"Thank God this didn't happen last night," Rye said. The building was crowded Monday night for Christmas Eve services.
Rye said Mobile Fire-Rescue officials told church members to leave the complex because it was structurally unsound. He said a number of the mature oaks lining Dauphin Street — a main thoroughfare leading from downtown Mobile to Interstate 65 — were downed by the tornado. Elsewhere on Dauphin, the roof was missing from a decades-old wood-frame house, and power lines crisscrossed the road.
Ashleigh Gerth and her husband, Jason, live on the street with their sons, ages 3 and 1. Ashleigh was watching TV and realized Mobile was in the warning area when she heard a roar outside. She and her husband got everyone into the bathroom with other relatives who were there for Christmas.
"It was like a freight train was going through," said Ashleigh. As she spoke, her youngest son rested in her arms and the older boy clung to her leg.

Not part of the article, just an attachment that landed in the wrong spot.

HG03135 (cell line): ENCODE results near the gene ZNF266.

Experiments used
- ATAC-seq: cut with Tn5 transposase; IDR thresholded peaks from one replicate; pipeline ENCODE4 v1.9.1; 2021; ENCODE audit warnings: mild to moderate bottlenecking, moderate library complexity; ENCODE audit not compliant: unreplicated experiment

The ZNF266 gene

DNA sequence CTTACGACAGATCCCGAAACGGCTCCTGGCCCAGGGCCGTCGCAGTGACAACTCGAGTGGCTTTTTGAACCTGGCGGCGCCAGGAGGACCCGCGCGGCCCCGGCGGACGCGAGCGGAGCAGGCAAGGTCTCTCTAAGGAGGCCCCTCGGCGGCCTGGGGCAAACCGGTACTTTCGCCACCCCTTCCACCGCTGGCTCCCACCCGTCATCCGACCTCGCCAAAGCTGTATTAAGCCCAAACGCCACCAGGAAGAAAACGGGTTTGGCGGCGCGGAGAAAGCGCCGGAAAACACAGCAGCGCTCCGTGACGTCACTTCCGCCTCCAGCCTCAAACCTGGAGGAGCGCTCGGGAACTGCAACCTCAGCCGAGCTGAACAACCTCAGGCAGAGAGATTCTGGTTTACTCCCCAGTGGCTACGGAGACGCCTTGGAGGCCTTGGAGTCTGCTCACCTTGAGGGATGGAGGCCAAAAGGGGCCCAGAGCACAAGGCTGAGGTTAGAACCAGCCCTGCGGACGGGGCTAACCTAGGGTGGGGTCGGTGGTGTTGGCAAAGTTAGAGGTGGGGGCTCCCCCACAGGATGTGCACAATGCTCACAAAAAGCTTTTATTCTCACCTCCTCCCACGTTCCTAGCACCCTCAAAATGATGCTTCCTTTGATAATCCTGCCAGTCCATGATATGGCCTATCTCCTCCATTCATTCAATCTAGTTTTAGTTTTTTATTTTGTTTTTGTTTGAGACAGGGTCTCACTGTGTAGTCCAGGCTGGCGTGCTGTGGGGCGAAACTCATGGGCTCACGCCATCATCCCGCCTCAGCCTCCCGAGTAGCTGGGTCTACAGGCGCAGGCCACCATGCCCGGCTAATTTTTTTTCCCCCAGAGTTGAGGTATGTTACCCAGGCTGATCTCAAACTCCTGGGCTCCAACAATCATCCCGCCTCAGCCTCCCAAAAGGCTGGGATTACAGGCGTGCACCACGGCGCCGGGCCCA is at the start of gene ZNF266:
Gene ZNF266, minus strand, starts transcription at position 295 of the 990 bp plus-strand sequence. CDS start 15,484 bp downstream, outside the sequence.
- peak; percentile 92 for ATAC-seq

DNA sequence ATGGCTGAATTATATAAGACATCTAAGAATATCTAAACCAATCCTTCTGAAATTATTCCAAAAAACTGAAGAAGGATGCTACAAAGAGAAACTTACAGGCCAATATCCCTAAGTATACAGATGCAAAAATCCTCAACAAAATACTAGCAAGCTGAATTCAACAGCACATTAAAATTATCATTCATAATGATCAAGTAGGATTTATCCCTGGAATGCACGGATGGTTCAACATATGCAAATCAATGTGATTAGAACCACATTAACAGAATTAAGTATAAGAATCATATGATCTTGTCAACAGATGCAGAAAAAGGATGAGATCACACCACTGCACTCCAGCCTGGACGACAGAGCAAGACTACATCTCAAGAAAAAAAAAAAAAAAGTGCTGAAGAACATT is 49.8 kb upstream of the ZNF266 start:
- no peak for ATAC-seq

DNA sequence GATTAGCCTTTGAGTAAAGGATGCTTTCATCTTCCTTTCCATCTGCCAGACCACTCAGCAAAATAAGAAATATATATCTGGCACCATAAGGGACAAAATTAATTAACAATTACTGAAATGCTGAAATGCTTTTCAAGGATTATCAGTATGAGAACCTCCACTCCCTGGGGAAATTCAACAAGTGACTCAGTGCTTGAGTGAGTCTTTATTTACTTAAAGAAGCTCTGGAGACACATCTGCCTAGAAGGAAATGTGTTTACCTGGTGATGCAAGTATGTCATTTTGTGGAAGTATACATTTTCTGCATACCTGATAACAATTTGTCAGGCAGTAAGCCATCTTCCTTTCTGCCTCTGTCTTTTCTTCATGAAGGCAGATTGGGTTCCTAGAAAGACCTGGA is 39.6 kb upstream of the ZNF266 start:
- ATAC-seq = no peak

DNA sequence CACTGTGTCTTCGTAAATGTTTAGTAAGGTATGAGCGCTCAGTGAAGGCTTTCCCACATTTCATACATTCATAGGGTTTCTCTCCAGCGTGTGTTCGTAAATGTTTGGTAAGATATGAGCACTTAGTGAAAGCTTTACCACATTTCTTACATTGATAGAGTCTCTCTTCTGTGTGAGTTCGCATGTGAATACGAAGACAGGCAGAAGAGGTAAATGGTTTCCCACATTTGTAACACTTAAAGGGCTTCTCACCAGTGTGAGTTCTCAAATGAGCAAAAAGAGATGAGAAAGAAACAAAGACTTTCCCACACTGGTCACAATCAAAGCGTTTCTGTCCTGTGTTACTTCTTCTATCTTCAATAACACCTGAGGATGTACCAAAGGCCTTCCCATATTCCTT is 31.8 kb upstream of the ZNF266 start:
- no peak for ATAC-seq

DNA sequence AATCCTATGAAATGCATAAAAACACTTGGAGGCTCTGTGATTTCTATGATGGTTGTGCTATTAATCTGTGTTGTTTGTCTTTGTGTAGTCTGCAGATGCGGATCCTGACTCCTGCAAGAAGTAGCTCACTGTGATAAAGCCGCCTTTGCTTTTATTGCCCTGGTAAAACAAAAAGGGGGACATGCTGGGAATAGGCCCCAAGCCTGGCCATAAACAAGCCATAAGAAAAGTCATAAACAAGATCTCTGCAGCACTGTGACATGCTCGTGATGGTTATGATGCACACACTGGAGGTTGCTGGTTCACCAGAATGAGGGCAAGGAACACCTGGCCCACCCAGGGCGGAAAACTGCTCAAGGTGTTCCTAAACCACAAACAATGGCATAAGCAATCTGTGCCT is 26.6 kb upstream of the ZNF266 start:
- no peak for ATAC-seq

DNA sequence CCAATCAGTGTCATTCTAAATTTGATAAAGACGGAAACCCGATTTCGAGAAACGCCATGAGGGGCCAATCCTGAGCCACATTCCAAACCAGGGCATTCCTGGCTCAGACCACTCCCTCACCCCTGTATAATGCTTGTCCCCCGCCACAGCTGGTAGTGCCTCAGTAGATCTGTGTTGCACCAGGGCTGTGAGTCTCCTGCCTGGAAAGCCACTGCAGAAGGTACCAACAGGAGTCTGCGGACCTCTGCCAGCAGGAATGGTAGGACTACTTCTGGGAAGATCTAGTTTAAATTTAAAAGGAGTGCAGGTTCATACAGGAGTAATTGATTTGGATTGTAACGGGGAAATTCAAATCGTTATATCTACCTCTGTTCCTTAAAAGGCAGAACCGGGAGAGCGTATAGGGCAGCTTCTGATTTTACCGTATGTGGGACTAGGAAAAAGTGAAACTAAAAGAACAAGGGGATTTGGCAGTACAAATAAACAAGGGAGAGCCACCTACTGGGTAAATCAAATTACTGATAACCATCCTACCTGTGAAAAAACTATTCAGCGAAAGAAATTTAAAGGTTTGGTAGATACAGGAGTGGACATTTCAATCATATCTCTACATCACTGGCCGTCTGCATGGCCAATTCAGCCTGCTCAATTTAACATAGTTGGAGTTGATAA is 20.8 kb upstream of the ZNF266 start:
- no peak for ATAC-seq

Jason Gerth said the storm passed by in a few moments and from his porch he saw about a half-dozen green flashes in the distance as transformers blew, but their home was spared.
"It missed us by 100 feet and we have no damage," Gerth said.
Lights burned in some homes, others were dark. Police set up roadblocks because limbs and trees downed by the storm covered residential streets; red and blue lights flashed as rain pelted police cars and fire trucks.
As of 8 p.m., 26,600 customers were without power statewide — about 21,500 of them in the Mobile area, Alabama Power reported. Officials said there were also pockets of customers without power in Demopolis, Haleyville and Greensboro.
After hitting Mobile, National Weather Service officials reported the storm was heading toward Grove Hill, which is about 80 miles north of Mobile in western Alabama.